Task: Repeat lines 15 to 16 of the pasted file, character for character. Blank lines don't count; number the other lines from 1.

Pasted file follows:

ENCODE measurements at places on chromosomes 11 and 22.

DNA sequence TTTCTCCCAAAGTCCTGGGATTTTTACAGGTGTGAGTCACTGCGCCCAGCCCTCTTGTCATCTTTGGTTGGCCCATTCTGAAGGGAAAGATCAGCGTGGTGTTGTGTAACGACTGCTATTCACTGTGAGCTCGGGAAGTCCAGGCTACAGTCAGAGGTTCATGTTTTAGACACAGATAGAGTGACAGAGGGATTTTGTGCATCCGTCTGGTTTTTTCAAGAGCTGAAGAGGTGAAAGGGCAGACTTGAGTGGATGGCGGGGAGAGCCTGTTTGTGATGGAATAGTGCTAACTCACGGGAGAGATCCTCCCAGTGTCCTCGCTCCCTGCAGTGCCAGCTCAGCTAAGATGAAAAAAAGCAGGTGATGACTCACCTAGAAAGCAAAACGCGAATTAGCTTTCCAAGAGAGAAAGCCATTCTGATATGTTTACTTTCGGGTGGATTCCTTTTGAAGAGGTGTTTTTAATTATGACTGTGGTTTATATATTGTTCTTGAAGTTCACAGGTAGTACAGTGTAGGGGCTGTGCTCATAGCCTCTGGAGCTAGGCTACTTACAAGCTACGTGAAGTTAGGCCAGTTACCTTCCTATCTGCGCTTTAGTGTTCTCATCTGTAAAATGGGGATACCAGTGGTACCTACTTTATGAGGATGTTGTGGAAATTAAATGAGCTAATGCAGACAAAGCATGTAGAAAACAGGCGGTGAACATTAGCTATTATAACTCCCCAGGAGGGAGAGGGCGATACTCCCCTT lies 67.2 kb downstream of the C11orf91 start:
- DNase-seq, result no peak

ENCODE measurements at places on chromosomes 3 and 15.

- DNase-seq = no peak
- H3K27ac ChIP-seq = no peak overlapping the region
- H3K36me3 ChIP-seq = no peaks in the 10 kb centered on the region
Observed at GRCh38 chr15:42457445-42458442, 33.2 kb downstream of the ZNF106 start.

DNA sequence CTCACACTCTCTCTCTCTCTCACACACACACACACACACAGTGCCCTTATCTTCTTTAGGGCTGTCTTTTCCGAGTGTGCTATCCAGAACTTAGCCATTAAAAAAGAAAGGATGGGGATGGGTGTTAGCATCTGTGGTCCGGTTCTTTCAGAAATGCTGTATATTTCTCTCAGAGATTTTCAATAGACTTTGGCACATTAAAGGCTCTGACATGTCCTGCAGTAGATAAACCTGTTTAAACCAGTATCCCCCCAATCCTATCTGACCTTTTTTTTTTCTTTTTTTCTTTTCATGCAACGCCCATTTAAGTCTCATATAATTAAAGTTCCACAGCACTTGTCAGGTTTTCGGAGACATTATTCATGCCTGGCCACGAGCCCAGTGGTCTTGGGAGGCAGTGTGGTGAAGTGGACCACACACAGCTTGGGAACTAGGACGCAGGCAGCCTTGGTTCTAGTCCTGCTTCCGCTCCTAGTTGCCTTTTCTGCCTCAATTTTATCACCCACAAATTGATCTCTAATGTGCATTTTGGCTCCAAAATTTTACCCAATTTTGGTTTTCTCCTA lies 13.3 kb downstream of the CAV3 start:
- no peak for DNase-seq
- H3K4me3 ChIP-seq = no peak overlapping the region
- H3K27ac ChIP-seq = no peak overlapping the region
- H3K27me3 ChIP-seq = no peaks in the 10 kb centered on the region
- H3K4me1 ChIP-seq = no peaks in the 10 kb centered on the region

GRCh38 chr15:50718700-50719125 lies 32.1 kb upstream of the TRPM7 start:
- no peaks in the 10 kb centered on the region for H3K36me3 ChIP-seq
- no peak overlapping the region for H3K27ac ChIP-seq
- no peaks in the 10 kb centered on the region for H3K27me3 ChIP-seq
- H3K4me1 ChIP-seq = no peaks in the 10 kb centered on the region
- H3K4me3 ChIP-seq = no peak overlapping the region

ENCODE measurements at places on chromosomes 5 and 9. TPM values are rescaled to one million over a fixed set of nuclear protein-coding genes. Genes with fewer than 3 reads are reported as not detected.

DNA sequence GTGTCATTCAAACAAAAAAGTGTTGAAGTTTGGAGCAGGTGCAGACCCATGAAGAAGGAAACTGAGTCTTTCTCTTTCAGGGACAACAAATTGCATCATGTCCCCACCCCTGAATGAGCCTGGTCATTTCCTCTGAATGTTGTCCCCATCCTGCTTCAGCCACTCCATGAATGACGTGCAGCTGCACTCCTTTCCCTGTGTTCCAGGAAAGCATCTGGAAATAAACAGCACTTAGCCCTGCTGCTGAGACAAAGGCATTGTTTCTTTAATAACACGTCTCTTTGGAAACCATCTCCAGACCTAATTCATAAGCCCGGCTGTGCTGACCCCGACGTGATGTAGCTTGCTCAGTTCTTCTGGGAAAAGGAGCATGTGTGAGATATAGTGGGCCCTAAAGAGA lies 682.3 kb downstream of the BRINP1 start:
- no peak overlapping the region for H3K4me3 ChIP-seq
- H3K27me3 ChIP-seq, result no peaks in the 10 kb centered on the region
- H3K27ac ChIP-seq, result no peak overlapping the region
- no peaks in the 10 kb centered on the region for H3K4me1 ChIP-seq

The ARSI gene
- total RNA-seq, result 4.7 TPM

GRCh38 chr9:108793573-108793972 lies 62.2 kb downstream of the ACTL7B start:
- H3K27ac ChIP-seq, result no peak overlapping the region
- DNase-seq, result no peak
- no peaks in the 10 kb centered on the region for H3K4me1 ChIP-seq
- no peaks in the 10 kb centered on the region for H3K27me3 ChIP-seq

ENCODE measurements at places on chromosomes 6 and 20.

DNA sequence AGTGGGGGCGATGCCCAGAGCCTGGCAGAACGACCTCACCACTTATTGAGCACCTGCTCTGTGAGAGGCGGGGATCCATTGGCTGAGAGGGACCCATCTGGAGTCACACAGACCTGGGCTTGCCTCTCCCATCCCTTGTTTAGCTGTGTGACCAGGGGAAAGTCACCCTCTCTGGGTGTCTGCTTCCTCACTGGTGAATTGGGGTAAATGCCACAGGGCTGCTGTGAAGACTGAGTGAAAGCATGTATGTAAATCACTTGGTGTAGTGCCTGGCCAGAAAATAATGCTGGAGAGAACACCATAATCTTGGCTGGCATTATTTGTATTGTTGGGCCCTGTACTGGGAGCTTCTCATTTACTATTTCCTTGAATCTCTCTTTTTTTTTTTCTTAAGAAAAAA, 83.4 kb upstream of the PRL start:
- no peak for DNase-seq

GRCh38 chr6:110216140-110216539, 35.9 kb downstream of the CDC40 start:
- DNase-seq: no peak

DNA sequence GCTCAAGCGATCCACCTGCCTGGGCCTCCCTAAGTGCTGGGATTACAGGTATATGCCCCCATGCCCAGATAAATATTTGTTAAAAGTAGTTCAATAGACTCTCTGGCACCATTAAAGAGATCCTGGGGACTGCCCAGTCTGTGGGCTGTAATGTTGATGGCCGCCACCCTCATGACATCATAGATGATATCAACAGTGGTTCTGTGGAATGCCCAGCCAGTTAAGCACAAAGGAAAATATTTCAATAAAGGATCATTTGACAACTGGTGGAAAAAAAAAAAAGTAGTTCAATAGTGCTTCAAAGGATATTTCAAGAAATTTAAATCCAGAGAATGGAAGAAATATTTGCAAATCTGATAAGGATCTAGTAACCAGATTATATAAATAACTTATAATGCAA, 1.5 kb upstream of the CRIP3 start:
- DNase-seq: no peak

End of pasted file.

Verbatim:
GRCh38 chr15:50718700-50719125 lies 32.1 kb upstream of the TRPM7 start:
- no peaks in the 10 kb centered on the region for H3K36me3 ChIP-seq